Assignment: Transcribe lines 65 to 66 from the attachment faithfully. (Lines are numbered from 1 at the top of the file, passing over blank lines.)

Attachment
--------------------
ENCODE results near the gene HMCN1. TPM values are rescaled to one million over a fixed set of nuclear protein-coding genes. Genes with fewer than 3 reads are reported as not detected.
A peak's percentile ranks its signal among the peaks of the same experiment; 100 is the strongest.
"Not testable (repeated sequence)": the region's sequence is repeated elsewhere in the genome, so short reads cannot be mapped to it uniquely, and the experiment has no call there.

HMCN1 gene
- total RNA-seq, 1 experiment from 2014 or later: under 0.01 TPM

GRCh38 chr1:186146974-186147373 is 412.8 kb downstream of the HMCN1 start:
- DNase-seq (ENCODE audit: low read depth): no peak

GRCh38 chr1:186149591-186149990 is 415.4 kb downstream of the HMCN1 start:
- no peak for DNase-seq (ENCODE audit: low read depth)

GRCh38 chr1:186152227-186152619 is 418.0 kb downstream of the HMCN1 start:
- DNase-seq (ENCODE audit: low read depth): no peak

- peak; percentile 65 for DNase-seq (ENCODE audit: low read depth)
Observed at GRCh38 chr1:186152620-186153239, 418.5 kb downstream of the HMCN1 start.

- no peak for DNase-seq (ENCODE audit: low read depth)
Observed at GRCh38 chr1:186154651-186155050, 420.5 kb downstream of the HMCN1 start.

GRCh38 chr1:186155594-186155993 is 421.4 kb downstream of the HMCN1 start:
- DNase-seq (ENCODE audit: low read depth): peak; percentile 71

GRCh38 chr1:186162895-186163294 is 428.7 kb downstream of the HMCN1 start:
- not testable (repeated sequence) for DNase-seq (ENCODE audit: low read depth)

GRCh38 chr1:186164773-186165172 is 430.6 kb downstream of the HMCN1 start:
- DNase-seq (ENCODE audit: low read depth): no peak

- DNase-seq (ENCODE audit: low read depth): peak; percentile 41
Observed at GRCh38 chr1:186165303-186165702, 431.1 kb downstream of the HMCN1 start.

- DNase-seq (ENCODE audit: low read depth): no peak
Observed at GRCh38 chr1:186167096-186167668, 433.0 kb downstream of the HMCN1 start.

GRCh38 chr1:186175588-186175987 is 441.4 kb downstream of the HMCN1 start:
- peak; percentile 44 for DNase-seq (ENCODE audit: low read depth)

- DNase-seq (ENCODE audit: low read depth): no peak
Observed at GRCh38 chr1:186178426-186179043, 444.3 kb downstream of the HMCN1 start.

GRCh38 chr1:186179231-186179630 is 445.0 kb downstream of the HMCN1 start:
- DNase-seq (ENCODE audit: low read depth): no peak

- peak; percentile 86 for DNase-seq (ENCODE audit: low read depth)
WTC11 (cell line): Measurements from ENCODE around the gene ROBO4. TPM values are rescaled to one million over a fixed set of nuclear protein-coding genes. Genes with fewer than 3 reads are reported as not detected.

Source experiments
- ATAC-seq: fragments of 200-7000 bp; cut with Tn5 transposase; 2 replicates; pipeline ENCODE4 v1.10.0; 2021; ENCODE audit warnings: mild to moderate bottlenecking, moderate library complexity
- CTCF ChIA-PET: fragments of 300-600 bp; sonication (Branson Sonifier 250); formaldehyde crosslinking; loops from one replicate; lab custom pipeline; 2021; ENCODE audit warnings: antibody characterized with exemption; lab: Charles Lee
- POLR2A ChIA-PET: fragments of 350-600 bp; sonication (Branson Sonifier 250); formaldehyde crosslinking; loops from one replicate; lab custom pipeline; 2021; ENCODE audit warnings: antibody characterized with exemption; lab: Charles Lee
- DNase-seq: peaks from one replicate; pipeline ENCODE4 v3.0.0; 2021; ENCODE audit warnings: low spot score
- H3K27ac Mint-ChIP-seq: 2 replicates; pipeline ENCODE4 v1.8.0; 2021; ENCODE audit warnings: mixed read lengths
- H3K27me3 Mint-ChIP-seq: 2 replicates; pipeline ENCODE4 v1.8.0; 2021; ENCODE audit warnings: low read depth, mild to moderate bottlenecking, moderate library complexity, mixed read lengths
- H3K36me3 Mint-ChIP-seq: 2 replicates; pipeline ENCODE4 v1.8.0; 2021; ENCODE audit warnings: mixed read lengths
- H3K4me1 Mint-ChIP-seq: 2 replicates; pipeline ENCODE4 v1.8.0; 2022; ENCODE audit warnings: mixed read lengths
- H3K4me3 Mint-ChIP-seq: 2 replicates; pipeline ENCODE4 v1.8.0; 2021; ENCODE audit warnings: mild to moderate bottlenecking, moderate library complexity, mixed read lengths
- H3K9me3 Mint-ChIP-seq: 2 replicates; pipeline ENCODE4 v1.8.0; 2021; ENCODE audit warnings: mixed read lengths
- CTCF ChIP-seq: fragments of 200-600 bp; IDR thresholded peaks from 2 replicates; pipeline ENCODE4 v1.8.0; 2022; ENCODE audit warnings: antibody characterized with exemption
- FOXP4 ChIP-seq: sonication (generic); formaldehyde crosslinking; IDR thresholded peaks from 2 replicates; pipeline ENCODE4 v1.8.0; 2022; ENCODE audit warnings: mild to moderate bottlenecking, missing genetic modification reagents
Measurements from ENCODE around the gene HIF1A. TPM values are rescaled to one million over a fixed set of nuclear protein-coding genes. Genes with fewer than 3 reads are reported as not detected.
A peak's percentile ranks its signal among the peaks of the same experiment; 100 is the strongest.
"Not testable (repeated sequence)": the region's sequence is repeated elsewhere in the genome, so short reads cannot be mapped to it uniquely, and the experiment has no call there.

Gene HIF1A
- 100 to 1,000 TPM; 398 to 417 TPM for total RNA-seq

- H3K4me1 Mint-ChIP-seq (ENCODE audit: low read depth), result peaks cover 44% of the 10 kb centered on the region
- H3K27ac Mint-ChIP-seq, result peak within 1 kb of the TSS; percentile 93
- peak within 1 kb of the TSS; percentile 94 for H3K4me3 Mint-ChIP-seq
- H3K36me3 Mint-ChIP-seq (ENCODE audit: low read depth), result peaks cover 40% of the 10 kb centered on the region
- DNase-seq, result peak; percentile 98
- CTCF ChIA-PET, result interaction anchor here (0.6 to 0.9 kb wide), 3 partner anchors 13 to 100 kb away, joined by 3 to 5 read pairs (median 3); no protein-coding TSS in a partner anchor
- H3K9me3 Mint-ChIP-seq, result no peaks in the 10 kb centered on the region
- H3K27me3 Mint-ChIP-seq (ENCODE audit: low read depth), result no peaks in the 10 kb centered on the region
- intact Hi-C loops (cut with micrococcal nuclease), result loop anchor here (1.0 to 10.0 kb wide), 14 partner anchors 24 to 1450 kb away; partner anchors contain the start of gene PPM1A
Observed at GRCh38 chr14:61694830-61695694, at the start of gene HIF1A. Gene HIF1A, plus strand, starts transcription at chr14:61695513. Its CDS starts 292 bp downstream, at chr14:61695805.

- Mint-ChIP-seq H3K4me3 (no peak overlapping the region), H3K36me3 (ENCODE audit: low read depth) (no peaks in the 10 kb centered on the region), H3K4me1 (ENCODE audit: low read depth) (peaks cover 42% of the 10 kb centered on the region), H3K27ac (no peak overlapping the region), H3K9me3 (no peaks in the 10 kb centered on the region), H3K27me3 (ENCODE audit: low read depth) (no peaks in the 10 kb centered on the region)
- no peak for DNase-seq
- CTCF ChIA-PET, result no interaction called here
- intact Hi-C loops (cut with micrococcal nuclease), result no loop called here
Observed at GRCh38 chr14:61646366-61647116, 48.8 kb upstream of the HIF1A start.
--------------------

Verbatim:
- intact Hi-C loops (cut with micrococcal nuclease), result no loop called here
Observed at GRCh38 chr14:61646366-61647116, 48.8 kb upstream of the HIF1A start.